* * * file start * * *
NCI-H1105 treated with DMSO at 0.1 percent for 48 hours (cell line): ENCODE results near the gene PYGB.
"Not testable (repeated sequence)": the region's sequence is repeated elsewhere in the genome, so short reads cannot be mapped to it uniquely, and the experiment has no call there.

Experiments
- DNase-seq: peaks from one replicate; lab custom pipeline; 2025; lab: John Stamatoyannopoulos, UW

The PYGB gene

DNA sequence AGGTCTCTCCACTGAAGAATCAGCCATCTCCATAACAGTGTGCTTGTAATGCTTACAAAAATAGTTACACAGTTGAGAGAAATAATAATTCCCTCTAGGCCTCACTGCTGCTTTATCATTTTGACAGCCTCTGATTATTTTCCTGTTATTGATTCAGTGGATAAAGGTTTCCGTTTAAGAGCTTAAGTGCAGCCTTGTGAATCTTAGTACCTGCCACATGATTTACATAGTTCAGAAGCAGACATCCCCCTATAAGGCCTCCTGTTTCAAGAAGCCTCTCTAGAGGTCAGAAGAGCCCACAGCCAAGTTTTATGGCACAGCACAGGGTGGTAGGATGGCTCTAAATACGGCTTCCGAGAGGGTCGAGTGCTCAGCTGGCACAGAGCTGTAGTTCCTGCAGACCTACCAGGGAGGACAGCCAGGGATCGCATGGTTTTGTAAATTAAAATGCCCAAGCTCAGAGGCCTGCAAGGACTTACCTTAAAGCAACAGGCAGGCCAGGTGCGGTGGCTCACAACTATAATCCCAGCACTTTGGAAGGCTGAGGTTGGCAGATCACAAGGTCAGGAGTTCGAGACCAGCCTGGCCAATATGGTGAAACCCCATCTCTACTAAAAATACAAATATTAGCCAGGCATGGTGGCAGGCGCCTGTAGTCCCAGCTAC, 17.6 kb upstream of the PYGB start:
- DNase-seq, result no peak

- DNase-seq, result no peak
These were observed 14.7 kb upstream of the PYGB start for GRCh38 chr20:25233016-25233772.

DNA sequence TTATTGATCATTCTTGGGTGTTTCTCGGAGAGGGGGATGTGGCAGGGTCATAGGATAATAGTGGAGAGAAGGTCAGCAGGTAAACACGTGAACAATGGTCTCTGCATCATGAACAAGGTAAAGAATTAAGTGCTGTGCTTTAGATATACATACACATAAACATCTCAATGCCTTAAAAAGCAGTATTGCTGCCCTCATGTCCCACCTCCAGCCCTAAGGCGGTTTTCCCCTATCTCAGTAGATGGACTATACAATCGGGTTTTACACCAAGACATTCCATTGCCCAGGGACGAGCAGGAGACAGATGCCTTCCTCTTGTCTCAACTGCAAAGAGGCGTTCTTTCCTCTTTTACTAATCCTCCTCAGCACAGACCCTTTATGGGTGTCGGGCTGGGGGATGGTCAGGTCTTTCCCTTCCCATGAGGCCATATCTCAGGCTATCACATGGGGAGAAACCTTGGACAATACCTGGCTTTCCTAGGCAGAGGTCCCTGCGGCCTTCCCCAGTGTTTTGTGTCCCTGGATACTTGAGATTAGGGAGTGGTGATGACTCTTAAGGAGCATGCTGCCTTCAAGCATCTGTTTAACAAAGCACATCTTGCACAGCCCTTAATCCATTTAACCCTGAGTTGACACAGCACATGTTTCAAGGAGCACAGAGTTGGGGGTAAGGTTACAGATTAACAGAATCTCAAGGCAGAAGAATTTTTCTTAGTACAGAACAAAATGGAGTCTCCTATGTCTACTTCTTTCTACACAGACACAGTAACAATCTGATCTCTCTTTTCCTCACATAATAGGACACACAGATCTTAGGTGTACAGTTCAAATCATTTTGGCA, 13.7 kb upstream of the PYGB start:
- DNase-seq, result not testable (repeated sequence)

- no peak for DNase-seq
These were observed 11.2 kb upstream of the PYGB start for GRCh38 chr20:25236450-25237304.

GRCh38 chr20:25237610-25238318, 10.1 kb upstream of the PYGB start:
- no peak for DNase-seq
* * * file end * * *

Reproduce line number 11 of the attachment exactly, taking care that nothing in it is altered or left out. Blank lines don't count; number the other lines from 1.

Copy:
- DNase-seq, result not testable (repeated sequence)